Warriors welcome football spring fling
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By Stephen Tsai
Advertiser Staff Writer
By Stephen Tsai
There was a surreal start to the University of Hawai'i football team's spring training.
C.J. Hawthorne, wearing the defense's green jersey, practiced on offense as a wideout.
Later, the scout players, who wear yellow jerseys, joined the top-string players in the 7-on-7 session.
That forced starting quarterback Colt Brennan to decipher between the offensive players wearing yellow jerseys and the defenders wearing yellow jerseys.
"It was a little weird," said Brennan, who teamed with wideout Antwan "Tua" Mahaley on a 40-yard scoring pass. "You didn't know who was on offense and who was on defense. It's a good excuse if you throw a pick. But if you know the offense well enough, it shouldn't matter what color jerseys they're wearing. You'll know where the receiver will be. That's what coach (June) Jones will probably say."
The practice also featured the rarity of a graduate assistant coach (Jeff Reinebold) having his own observer (Dave Stephens). Reinebold is the leading candidate to replace Vantz Singletary, who resigned as defensive line coach two weeks ago. In the meantime, Reinebold is coaching the defensive line. Stephens, a former UH teammate of Jones, is auditing the practices.
"I'm trying to get myself a little bit more knowledge about football," said Stephens, who moved back to Hawai'i last summer and is an assistant coach at Kalaheo High School. "Re-connecting with the UH program is probably one of the best things I've done so far."
Most of all, it poured during the two-hour practice. Although the skies had cleared for the final 10 minutes, by then the grass field resembled a mad scientist's haircut. Jones tried to stomp down the pulled clumps of grass.
"It's a bummer when it rains like that," Brennan said. "It makes the balls wet and kind of slippery. Everything is more difficult. That's football. You can play in rain, sleet, snow. It doesn't matter. Today, we just got better at throwing in the rain."
JOB FORCES FRUEAN TO MISS SPRING TRAINING
Defensive lineman Renolds Fruean will not participate in spring training because of financial concerns.
Fruean, who is not on scholarship, needs to work to pay for his tuition and family expenses, Jones said. He was projected to play defensive end.
Fruean, who is attending school, has a 3.7 grade-point average. Jones said he hopes Fruean will receive a football scholarship for the fall semester. "We just don't have one available now," Jones said.
Jones said Fruean will not be hurt by missing spring practice.
"We know what he can do," Jones said. "I don't have to be worried about him. He'll be ready by the time we go to Alabama (for the season opener)."
CLASSWORK KEEPS CORNERBACK DAVIS OUT
Freshman JoPierre Davis, who was expected to compete for a starting job at cornerback, is being withheld from spring practice.
"He's one of those seven or eight guys who has to take care of some things before he can be out," Jones said.
Translation: Davis needs to complete unfinished school work.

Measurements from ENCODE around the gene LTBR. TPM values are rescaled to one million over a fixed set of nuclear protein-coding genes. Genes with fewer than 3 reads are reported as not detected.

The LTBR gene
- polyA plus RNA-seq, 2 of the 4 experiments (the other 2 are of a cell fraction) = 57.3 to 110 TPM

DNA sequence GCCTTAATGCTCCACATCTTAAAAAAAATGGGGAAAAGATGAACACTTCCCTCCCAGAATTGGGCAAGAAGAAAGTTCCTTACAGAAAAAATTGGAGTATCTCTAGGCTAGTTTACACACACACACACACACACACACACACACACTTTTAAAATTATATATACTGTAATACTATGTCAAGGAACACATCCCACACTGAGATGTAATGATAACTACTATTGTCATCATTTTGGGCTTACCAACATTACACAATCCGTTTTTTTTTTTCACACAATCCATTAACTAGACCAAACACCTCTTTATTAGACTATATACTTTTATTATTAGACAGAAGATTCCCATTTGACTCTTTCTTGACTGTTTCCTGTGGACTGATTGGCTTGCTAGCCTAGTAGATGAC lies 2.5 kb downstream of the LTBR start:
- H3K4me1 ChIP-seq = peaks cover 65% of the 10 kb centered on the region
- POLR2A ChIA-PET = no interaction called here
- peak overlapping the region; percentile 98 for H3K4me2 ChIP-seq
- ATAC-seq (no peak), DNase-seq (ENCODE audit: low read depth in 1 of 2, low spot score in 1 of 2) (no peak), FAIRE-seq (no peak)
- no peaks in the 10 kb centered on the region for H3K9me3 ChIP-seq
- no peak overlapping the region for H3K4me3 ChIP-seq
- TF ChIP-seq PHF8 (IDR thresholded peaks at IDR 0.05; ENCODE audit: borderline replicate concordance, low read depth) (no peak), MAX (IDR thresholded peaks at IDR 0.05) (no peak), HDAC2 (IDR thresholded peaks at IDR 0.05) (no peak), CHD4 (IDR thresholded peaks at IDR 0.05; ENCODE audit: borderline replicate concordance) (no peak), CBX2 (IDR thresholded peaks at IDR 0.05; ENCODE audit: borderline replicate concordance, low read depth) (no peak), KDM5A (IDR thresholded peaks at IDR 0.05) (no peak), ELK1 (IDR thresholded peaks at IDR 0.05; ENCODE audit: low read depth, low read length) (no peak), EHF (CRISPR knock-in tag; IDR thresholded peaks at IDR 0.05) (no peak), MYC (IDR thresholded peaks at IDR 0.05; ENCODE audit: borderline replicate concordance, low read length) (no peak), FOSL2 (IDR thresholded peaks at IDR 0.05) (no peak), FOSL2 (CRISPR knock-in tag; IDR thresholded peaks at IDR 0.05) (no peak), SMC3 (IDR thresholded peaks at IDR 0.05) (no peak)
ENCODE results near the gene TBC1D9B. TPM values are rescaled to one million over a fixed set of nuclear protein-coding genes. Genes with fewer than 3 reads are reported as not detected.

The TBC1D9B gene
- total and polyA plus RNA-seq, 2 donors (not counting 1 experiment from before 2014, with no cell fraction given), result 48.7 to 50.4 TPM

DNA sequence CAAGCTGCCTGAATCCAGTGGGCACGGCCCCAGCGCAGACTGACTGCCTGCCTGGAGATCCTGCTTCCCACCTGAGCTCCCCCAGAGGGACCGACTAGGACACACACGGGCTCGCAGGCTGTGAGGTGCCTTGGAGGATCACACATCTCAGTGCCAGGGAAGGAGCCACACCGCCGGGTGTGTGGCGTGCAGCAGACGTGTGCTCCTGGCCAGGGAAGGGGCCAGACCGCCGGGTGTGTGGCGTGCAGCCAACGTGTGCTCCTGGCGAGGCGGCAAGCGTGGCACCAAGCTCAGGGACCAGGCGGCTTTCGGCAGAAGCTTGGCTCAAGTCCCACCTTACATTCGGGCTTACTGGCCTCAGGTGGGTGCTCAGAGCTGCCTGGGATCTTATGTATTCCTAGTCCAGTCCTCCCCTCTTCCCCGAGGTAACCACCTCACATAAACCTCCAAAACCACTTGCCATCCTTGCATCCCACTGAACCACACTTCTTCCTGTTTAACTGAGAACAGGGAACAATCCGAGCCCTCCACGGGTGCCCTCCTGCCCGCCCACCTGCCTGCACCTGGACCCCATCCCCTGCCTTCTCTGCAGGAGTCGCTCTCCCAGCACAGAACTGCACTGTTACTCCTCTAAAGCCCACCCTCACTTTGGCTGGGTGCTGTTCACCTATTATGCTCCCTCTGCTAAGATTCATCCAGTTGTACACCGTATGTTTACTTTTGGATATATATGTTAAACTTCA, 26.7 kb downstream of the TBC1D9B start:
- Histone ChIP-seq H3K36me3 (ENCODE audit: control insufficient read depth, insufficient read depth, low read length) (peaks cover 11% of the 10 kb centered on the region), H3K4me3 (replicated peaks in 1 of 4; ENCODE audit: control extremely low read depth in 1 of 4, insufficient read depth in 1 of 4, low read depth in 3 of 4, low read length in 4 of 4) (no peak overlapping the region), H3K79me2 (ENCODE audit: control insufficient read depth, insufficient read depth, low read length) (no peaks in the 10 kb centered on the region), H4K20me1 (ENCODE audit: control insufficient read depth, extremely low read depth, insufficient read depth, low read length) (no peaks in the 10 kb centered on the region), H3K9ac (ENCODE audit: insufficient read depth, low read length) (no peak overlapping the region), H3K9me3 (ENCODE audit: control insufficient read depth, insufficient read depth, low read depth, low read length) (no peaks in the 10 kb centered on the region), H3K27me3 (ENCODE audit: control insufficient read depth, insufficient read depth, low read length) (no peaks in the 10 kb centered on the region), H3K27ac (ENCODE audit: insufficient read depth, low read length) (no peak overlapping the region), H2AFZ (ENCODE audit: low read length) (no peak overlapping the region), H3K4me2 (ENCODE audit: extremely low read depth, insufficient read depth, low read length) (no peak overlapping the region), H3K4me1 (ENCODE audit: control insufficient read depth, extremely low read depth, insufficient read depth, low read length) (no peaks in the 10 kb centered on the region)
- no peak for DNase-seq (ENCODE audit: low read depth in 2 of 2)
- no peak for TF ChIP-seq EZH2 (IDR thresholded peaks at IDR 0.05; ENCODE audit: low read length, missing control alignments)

Jones said Davis will not compete in this week's three remaining practices before spring break.
The Warriors entered spring practice without a cornerback with starting experience. Davis redshirted last year, although he traveled with the team. He practiced as a running back, kick returner and cornerback.
"When you haven't played, you can't afford to miss any time," defensive coordinator Jerry Glanville said. "He needs to be out there."
A.J. Martinez and Guyton Galdeira were the first-team cornerbacks yesterday.
PATTON, KALILIMOKU TRY NEW POSITIONS
Of all of the position changes, the most closely watched were Kenny Patton's move from cornerback to right wideout and Brad Kalilimoku's switch from inside linebacker to strong safety. Jones gave both players passable marks for their first team workouts.
"Kenny will help us," Jones said. "He's very athletic and smart. His head will be swimming for a little, but once he settles in and gets his confidence, he'll have a chance to be productive."
Patton, who has studied all of the offensive plays, said he is building to running his routes at full speed.
"You can't do that until you know everything you're supposed to know," he said. "I'm trying to get it mentally. I'm trying to get my assignment and alignment right."
Kalilimoku is moving to a position that better suits his skills in the Warriors' 3-4 alignment. Kalilimoku, who is 5 feet 11 and 204 pounds, appeared to be undersized as a middle linebacker last season.
Yesterday, Glanville said: "He did some good things. He squeezed out a route. He was breaking on a ball. He can move. Not many (former) middle linebackers can go out and do what he did in space."
Kalilimoku said: "The biggest adjustment is to be disciplined. As a safety, I'm the last resort."
Kalilimoku said he receives tutoring from free safety Leonard Peters. "He scolds me," Kalilimoku said. "That's good. I need a push."
Glanville said Kalilimoku is guaranteed at least a four-day tryout at safety. If he struggles, his next move is to outside linebacker.
"I want to stay here (at safety)," Kalilimoku said. "I really want to make this my last stop."
Reach Stephen Tsai at firstname.lastname@example.org.